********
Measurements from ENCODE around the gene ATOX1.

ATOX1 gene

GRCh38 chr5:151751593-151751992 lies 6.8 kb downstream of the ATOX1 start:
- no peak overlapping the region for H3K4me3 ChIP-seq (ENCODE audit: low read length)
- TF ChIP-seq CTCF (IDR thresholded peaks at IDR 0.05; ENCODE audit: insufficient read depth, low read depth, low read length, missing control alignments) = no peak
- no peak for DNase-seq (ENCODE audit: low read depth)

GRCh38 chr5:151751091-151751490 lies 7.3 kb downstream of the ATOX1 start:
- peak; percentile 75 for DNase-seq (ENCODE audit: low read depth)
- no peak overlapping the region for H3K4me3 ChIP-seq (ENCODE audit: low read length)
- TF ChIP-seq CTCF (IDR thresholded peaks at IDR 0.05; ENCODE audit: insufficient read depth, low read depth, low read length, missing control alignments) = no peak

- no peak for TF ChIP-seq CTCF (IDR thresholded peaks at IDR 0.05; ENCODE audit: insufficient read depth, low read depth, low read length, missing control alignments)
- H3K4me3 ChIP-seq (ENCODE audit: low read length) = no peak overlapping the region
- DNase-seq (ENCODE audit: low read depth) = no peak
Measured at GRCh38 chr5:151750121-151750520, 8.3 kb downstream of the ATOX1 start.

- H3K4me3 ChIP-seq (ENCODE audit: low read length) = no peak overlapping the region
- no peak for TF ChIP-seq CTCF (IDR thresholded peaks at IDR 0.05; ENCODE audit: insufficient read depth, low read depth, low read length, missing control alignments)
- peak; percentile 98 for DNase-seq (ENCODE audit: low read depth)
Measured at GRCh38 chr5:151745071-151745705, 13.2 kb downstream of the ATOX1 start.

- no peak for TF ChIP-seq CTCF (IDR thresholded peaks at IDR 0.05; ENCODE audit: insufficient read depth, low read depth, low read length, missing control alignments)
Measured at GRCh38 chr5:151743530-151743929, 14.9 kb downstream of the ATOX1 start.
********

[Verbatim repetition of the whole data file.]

Measurements from ENCODE around the gene ATOX1.

ATOX1 gene

GRCh38 chr5:151751593-151751992 lies 6.8 kb downstream of the ATOX1 start:
- no peak overlapping the region for H3K4me3 ChIP-seq (ENCODE audit: low read length)
- TF ChIP-seq CTCF (IDR thresholded peaks at IDR 0.05; ENCODE audit: insufficient read depth, low read depth, low read length, missing control alignments) = no peak
- no peak for DNase-seq (ENCODE audit: low read depth)

GRCh38 chr5:151751091-151751490 lies 7.3 kb downstream of the ATOX1 start:
- peak; percentile 75 for DNase-seq (ENCODE audit: low read depth)
- no peak overlapping the region for H3K4me3 ChIP-seq (ENCODE audit: low read length)
- TF ChIP-seq CTCF (IDR thresholded peaks at IDR 0.05; ENCODE audit: insufficient read depth, low read depth, low read length, missing control alignments) = no peak

- no peak for TF ChIP-seq CTCF (IDR thresholded peaks at IDR 0.05; ENCODE audit: insufficient read depth, low read depth, low read length, missing control alignments)
- H3K4me3 ChIP-seq (ENCODE audit: low read length) = no peak overlapping the region
- DNase-seq (ENCODE audit: low read depth) = no peak
Measured at GRCh38 chr5:151750121-151750520, 8.3 kb downstream of the ATOX1 start.

- H3K4me3 ChIP-seq (ENCODE audit: low read length) = no peak overlapping the region
- no peak for TF ChIP-seq CTCF (IDR thresholded peaks at IDR 0.05; ENCODE audit: insufficient read depth, low read depth, low read length, missing control alignments)
- peak; percentile 98 for DNase-seq (ENCODE audit: low read depth)
Measured at GRCh38 chr5:151745071-151745705, 13.2 kb downstream of the ATOX1 start.

- no peak for TF ChIP-seq CTCF (IDR thresholded peaks at IDR 0.05; ENCODE audit: insufficient read depth, low read depth, low read length, missing control alignments)
Measured at GRCh38 chr5:151743530-151743929, 14.9 kb downstream of the ATOX1 start.